Wednesday, May 16, 2007

East And West: The Ancient Gem Trade Between India and Rome

2007: Here is a fascinating story on gem trade and practices of the ancient world. Even today the concept remains pretty much the same; instead we use new jargons. It's educational and entertaining.

(via Gemological Digest, Vol.3, No.1, 1990) Peter Francis, Jr writes:

The Roman Empire was among the best customers of the ancient world. From outside the Empire she sought items of luxury, especially precious gems. India was pleased to supply the insatiable appetite of the Roman elite. In turn, Rome paid mostly in gold coin, and supplied India with only one desired luxury, coral. The ancient gem trade was characterized by much mystery surrounding the sources of jewels, at least some of it purposeful smoke screen to ward off competition. In addition, there was general ignorance about the nature of gems such as pearls and coral. Even more important than the commerce in what we call precious stones was that in semi precious stones. Recent archaeological work has helped reveal some of the facts of this once thriving Indian industry.

To the ancient Romans, the East, especially India, was the depository of all wealth. The Indians not only sold her mineral treasures to Rome, but were leaders in developing technologies that allowed them to be exploited.

Just over 2000 years ago the sea-faring Arabs taught Roman sailors an important secret: how to sail through the Erythraean or Red Sea, which then included the whole of the western Indian Ocean. The secret involved understanding the predominant wind patters by which ships could sail from west to east for a few months and then back from east to west during the other half of the year. This took advantage of the famous trade winds.

In those days Rome was the greatest power in the West. Aristrocrats were only politically ascendant, but also fabulously wealthy. They demanded objects that could prove their wealth beyond doubt, especially those for ostentatious display. For a very long time the best way to show off wealth has been to wear jewelry. Precious stones set in precious metals and worn by the precious few are a principal means of demonstrating that one has arrived and is rich, whether nouveau or otherwise.

This is why the discovery of a simple sea route to the East was so important to the Romans. Above all, the East meant wealth, treasure, gems and jewels beyond imagination; it was considered the depository of all valuable goods.

There were two mighty empires in the East: China and India. China was a wealthy land but also an impenetrable mystery. Though trade trickled across mountains and deserts between China and Rome, sea routes were long and dangerous and hardly ever used over such a vast distance. The Mediterranean world and China were isolated for centuries, save for the Silk Route, which was periodically closed by Central Asian bandits whenever control was weak in the Middle Kingdom.

But India was different story. A land widely renowned for its treasure, India had long traded luxury products to the western world. Millenia before Rome was built, carnelian and lapis lazuli were sold by the Indus Valley Civilization to the city states of Mesopotamia. King Solomon of Israel around 1000 B.C sent ships to Ophir to fetch gold and silver, precious stones and ivory. Though scholars disagree on exactly where Ophir was, the evidence points to India. Thus, India’s reputation as a land of riches predates the Roman Empire by centuries. By the time the Romans were masters of the western world they were anxious to seek her wealth and bring it home.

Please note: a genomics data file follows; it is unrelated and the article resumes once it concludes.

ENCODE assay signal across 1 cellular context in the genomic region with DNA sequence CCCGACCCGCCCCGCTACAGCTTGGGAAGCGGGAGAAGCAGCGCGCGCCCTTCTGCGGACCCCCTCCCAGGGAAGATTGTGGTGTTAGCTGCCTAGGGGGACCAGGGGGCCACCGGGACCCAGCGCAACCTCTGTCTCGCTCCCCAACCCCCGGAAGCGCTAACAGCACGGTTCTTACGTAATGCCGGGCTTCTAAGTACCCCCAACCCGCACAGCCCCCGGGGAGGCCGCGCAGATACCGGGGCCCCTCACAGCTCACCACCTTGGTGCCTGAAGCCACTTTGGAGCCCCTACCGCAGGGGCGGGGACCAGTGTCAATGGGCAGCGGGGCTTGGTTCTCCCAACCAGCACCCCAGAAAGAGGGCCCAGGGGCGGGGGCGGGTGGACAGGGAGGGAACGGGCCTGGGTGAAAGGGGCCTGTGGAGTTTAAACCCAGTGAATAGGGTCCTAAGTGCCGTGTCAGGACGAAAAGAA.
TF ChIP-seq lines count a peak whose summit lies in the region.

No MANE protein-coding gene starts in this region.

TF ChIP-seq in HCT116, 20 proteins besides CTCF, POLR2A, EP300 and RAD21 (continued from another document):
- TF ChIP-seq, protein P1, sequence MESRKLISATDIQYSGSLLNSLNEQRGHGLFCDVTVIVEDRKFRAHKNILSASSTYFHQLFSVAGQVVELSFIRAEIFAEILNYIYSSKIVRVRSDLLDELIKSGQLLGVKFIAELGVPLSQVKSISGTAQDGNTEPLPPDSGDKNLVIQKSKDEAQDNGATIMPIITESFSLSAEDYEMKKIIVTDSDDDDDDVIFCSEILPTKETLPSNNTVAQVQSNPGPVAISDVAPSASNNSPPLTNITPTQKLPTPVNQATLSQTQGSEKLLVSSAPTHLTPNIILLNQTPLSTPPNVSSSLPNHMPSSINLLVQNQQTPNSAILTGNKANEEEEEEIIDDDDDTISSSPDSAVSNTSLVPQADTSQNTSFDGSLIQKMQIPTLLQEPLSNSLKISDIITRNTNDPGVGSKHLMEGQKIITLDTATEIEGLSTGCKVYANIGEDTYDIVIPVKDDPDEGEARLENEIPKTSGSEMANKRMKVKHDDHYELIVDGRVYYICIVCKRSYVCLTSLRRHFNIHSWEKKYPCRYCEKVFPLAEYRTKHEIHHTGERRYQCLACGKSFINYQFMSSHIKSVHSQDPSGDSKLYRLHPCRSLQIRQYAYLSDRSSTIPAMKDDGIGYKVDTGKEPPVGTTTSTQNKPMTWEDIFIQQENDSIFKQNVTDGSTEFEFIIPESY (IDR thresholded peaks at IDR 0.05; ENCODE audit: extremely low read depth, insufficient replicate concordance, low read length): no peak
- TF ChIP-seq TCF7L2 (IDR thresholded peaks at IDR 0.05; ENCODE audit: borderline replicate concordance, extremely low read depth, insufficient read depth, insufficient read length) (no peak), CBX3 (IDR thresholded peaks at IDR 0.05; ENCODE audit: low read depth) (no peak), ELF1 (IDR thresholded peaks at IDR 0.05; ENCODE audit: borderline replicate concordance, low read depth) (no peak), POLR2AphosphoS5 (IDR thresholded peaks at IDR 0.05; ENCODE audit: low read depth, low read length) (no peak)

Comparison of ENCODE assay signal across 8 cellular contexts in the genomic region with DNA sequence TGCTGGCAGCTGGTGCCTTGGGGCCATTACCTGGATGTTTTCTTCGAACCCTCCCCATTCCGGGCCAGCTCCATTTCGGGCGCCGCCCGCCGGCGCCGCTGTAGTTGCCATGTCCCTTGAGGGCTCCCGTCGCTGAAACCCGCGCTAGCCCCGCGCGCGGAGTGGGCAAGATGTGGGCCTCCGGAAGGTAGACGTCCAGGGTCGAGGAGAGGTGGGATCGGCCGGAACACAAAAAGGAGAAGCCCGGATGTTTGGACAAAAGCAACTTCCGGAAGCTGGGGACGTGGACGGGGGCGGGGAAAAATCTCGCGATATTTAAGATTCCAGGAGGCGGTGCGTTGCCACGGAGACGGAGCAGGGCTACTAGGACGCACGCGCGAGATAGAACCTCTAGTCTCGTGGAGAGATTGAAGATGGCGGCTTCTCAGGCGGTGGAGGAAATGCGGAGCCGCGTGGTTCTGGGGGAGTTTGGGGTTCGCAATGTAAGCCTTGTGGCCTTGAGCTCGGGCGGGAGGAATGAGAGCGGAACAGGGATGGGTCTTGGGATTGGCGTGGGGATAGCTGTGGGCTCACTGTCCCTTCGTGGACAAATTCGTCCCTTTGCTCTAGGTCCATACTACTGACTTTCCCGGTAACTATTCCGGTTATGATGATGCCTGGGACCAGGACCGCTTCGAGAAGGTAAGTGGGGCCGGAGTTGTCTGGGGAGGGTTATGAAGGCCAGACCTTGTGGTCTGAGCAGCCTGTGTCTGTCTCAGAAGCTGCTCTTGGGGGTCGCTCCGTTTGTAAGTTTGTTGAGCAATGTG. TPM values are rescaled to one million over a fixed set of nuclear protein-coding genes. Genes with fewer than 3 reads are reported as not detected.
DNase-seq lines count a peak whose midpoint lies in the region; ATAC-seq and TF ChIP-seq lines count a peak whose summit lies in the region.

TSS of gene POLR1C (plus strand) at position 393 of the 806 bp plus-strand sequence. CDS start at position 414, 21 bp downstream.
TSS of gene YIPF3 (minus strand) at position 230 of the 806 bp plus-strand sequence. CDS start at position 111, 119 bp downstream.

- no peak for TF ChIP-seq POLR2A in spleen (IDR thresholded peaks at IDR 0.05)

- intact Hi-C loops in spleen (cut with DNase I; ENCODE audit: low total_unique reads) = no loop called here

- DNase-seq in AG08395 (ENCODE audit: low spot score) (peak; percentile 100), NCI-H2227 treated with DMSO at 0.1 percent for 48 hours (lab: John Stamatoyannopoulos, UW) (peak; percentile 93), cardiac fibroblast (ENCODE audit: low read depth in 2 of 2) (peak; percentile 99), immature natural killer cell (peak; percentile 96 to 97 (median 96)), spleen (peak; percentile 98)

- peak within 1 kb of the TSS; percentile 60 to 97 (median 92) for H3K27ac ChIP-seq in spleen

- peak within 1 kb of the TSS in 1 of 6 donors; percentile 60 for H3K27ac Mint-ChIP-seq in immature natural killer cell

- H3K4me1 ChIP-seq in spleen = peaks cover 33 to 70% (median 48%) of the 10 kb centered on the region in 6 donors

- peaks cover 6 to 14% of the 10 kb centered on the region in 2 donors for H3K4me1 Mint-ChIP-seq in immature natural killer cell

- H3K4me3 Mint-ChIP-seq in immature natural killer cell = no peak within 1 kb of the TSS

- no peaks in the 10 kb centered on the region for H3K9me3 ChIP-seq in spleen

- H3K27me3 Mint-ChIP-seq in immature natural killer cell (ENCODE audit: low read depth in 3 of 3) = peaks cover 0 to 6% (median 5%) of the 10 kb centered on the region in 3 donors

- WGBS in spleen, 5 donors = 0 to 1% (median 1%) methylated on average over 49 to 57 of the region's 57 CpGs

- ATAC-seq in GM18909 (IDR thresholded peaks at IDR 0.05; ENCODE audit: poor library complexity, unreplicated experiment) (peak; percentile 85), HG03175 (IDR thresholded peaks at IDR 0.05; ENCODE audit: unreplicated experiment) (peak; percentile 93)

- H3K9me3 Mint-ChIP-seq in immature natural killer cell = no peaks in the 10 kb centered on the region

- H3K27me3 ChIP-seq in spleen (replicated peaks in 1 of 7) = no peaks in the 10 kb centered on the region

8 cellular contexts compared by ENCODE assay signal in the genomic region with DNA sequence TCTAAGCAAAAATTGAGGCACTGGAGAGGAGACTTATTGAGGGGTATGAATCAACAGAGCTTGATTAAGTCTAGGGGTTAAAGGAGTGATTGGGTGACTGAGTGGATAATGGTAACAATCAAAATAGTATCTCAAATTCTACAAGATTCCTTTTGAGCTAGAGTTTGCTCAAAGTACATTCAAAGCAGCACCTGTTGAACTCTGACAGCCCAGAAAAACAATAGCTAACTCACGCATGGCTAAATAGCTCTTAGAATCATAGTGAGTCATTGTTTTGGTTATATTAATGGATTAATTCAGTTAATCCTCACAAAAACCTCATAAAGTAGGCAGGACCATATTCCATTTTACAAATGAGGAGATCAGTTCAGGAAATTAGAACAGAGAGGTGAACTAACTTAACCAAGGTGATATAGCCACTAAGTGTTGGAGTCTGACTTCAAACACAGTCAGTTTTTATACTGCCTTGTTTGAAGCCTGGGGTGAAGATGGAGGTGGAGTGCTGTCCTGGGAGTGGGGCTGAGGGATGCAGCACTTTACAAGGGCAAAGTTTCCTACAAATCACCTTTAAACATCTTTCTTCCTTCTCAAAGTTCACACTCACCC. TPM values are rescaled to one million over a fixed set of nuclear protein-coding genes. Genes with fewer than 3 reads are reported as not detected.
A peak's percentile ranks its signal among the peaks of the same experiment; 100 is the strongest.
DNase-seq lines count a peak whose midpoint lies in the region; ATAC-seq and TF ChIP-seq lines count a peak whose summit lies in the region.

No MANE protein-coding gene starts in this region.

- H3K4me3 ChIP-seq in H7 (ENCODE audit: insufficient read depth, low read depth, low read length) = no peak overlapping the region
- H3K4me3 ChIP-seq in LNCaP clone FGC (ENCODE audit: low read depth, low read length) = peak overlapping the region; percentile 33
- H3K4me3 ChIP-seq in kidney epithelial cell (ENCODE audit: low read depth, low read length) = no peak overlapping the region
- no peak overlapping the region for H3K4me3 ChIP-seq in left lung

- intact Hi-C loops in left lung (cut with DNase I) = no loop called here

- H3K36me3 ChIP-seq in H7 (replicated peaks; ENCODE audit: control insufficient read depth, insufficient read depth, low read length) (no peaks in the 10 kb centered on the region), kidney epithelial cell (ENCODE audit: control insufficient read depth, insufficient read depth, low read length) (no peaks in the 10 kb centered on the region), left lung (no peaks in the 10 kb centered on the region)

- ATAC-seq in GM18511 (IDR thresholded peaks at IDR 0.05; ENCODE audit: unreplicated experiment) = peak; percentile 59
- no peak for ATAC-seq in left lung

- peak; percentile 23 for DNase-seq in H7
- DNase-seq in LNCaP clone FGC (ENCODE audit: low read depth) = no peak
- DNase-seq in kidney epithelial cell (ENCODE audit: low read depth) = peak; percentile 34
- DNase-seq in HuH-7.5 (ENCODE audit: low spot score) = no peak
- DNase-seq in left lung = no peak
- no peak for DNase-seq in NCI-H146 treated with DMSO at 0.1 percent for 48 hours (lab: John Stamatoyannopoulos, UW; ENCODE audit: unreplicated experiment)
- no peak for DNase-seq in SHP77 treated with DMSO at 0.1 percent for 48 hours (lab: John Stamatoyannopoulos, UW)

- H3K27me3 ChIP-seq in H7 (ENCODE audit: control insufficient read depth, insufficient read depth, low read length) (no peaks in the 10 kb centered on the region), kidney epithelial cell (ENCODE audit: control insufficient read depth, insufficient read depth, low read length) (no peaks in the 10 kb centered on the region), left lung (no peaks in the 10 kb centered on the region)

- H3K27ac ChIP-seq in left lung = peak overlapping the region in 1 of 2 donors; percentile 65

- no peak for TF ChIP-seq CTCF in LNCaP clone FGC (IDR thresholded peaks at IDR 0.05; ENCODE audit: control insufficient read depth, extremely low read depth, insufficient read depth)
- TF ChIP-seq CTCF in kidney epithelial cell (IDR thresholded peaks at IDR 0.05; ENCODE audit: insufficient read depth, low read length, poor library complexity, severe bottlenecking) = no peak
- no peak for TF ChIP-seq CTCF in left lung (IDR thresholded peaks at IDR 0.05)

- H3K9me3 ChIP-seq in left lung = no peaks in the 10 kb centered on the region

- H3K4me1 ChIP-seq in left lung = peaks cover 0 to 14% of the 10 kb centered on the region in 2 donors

The treasures of India and Western myths
Fabulous treasures often breed fabulous ideas. In the pre-scientific ages nearly any account told by travelers and traders was accepted at face value. Miners and sellers of precious minerals did not want to reveal their sources, so they fabricated stories about how they found them. As these tales were passed around, they acquired the air of truth. The days of systematic exploration were still far off. Stories which only make us smile today were once widely believed. They explained the sources of precious materials in an entertaining and satisfying way, often emphasizing the dangers involved in securing the earth’s riches, the better to ward off would be poachers and thereby inflate prices.

The Romans believed that Indian gold was dug by ants. India has long been a gold importer, but also produced gold of its own. The gold mines near Hutti in southern India go back to this age, and old shafts go down to 250 feet (80 meters). The mines near Kolar, also in southern India, may not be that old, but have been worked so long and are so deep (up to 650 feet or 200 meters) that today they are being used for an experiment by physicists to determine whether protons, one of the constituents of atoms, every decay. These experiments must be carried out in deep mines to shield the sensitive equipment from cosmic rays, and the abandoned Kolar gold mines are perfect for this purpose.

But the Romans knew nothing about nuclear physics; they believed that insects mined gold in India. The historian Herodotus said that ants bigger than foxes brought up gold nuggets the size of walnuts while building their hill. Men had to get the gold during the hottest part of the day so that the ants would be in their burrows. The ants could smell the men coming to steal their gold, and would rush out to chase them away.